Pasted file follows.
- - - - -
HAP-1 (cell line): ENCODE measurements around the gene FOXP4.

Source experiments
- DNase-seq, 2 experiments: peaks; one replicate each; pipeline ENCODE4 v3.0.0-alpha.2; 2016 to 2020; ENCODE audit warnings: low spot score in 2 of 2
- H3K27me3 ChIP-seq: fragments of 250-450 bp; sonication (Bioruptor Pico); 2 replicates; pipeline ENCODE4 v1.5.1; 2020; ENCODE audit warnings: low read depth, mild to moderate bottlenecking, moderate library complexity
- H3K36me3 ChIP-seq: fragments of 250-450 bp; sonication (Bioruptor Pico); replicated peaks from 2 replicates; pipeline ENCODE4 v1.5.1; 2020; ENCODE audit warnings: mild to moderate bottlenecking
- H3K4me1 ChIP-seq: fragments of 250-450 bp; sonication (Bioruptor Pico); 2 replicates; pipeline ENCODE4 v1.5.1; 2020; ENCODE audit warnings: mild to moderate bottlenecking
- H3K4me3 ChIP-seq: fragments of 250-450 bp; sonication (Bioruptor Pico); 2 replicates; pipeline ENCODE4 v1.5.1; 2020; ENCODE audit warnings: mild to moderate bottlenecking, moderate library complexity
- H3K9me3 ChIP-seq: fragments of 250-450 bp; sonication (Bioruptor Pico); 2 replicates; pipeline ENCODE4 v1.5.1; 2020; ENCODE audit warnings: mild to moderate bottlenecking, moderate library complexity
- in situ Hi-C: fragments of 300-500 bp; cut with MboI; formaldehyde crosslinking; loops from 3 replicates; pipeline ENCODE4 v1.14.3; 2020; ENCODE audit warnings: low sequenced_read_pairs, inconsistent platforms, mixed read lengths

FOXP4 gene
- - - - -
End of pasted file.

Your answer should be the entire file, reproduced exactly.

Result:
HAP-1 (cell line): ENCODE measurements around the gene FOXP4.

Source experiments
- DNase-seq, 2 experiments: peaks; one replicate each; pipeline ENCODE4 v3.0.0-alpha.2; 2016 to 2020; ENCODE audit warnings: low spot score in 2 of 2
- H3K27me3 ChIP-seq: fragments of 250-450 bp; sonication (Bioruptor Pico); 2 replicates; pipeline ENCODE4 v1.5.1; 2020; ENCODE audit warnings: low read depth, mild to moderate bottlenecking, moderate library complexity
- H3K36me3 ChIP-seq: fragments of 250-450 bp; sonication (Bioruptor Pico); replicated peaks from 2 replicates; pipeline ENCODE4 v1.5.1; 2020; ENCODE audit warnings: mild to moderate bottlenecking
- H3K4me1 ChIP-seq: fragments of 250-450 bp; sonication (Bioruptor Pico); 2 replicates; pipeline ENCODE4 v1.5.1; 2020; ENCODE audit warnings: mild to moderate bottlenecking
- H3K4me3 ChIP-seq: fragments of 250-450 bp; sonication (Bioruptor Pico); 2 replicates; pipeline ENCODE4 v1.5.1; 2020; ENCODE audit warnings: mild to moderate bottlenecking, moderate library complexity
- H3K9me3 ChIP-seq: fragments of 250-450 bp; sonication (Bioruptor Pico); 2 replicates; pipeline ENCODE4 v1.5.1; 2020; ENCODE audit warnings: mild to moderate bottlenecking, moderate library complexity
- in situ Hi-C: fragments of 300-500 bp; cut with MboI; formaldehyde crosslinking; loops from 3 replicates; pipeline ENCODE4 v1.14.3; 2020; ENCODE audit warnings: low sequenced_read_pairs, inconsistent platforms, mixed read lengths

FOXP4 gene